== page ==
28 March 2010


The book on the shelf is hollowed out to accommodate a pistol--
my pistol, eager to wrap this up, darling.

The hep cats, hep kittens, now know what a dead body smells like--
my husband, doused in gin and perfume.

Are all of you the same? Togged to the bricks, fancy matches,
chatting more than breathing? Are you a good salesman,
or a hangnail, a charmer with more wishes than tricks?

I would ask a woman, but a woman doesn't want me. She doesn't like
blood under her nails. She doesn't like dirt sucking up her heels.

So, I have to settle for you, my lipstick on your collar.
You call it "fire engine red." I call it "murder," and you laugh.

26 March 2010

Oakland, 1906

Sleeping through the chime of each birthday,
one is suddenly startled by the low whimper of mortality,
and the promise that Jesus was not born in December.
Thankfully, a tetanus shot stops you from grieving prematurely.
An ugly child with the face of an old man, you long to mourn anyway.
You paint the disappearance of your parents
in long strokes of hypotheticals, brushes dipped in whiskey.
We are the children of irresponsibility, irreversible damage,
a chip on each shoulder waxed over with daydreams.
We are the bruises mistaken for smudges, as someone continues
to try over and over to wipe us away. I remain hyperaware of time,
thinking of the children I will never birth. These are the hands
you will hold, and this is the face you will comfort.
I plan to meet you between mistakes, the whimper you try to ignore.

Cutting Glass

So many lights dance on the broken frame,
the prism shining, the security of a bubble punctured,
colors swirling in the formation of membranes: the time
it takes to carefully manipulate, the fine craft of cutting glass.

You left your shoes here, along with your umbrella.
The shoes don't fit me; they are too small, contain
the worn toe patterns of you. I am nothing but a burden,
the reason you wear bandages on your heels.

To love is to sell out, especially if that lover is a man,
his eyes cut to only see you. So many lights dance on
the broken frame; we blow bubbles from the balcony.
I catch them before they drift, ruining them, only to make more.

17 March 2010

Curiouser and Curiouser

Alice eats a cake and expects something peculiar to happen to her. After a while her neck grows so much that eventually she does not even see her own feet anymore. Alice is so surprised that for a moment she forgets to speak good English.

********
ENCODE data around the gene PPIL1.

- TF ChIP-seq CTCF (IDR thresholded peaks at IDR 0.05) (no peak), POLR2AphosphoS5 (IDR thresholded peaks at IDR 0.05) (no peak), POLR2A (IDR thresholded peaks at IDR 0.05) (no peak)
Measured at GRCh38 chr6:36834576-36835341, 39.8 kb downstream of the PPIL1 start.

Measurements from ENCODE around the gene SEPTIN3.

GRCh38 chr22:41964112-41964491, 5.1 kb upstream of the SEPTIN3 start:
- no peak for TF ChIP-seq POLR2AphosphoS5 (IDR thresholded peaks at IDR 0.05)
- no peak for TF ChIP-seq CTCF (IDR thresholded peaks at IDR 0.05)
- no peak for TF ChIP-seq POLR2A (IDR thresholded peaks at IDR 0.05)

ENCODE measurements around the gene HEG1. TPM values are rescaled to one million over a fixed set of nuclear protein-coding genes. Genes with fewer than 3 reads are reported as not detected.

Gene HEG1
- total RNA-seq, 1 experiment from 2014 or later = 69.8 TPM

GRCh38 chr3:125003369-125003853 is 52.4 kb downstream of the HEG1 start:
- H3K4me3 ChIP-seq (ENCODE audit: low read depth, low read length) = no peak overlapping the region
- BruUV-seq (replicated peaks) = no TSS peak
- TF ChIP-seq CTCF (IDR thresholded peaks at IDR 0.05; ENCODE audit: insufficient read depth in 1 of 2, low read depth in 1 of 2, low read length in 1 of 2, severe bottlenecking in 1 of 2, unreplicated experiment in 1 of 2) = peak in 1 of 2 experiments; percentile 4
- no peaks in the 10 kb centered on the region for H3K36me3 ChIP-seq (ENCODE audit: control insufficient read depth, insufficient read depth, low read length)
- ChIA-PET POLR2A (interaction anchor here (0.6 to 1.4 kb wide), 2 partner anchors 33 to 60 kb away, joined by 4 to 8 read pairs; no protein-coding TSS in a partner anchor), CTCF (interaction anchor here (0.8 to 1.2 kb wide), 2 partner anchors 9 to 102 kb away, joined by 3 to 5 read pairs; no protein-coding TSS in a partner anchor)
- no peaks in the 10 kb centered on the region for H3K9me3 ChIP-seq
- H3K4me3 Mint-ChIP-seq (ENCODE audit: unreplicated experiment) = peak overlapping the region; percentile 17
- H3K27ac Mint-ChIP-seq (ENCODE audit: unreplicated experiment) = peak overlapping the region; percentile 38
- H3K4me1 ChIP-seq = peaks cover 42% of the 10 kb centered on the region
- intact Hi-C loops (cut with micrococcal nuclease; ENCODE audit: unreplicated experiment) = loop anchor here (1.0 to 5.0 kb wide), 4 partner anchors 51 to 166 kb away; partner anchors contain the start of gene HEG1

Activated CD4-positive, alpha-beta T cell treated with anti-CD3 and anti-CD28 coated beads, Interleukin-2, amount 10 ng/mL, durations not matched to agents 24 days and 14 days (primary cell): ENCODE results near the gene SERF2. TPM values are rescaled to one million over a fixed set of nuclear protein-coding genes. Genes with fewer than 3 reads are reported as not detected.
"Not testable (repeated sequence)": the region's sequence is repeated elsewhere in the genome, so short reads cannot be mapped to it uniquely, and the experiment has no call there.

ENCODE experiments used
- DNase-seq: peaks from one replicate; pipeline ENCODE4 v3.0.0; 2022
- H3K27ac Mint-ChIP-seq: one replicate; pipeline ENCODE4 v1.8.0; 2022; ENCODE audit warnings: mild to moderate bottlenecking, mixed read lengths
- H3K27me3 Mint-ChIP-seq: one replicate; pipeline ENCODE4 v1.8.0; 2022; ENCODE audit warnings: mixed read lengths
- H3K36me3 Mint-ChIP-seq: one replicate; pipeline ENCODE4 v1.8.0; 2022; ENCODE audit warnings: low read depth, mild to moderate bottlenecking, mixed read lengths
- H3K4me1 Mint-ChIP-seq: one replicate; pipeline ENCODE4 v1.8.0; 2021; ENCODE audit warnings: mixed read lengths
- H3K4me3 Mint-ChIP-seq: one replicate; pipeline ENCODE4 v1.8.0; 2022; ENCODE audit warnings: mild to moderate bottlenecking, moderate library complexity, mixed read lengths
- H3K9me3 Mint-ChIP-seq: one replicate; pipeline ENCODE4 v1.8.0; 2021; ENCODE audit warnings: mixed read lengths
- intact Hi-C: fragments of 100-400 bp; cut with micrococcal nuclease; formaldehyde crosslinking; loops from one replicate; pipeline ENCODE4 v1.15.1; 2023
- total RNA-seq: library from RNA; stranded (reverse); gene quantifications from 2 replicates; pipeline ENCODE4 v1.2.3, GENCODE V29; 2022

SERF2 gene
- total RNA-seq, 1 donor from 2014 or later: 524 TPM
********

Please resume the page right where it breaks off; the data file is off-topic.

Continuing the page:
- Explanation of Alice's exclaiming, "Curiouser and curiouser!" in Lewis Carroll's Alice in Wonderland.

As we grow older, we refine the contours of our reality and become more immersed. We become wiser not because we know more about life itself in the broadest most possible sense, but because we are more accustomed to patterns, can recognize and understand others and how they operate within our bubble, our proximity. As for things outside ourselves and habitats, our orientation is more problematic in that it is fluid and less predictable. The inner workings of life itself contain many a mystery woven into illustrious shapes. These shapes and ideas are so complicated that even the question "Why are we here?" becomes trite and hollow. But it's still the question, as we go through life searching for the tools to answer it.

During our brief appearance on earth, most of us will move from innocence to experience; the Romantics believed that after "experience" comes a sort of elevated or higher innocence. We are children, then adults, then humbled into a second childhood once we realize that we don't have everything figured out after all. Personally, I find this realization exciting. In his book/manifesto Pronoia Is the Antidote for Paranoia: How the Whole World Is Conspiring to Shower You with Blessings, Rob Brezny argues that cynicism is lazy, as there are countless examples found in life of amazing, odd, troubling, wonderful, sad, thought-provoking things, big and small. To run out of things to be curious about is impossible, and if you find yourself bored, it's because you're either stubborn or oblivious.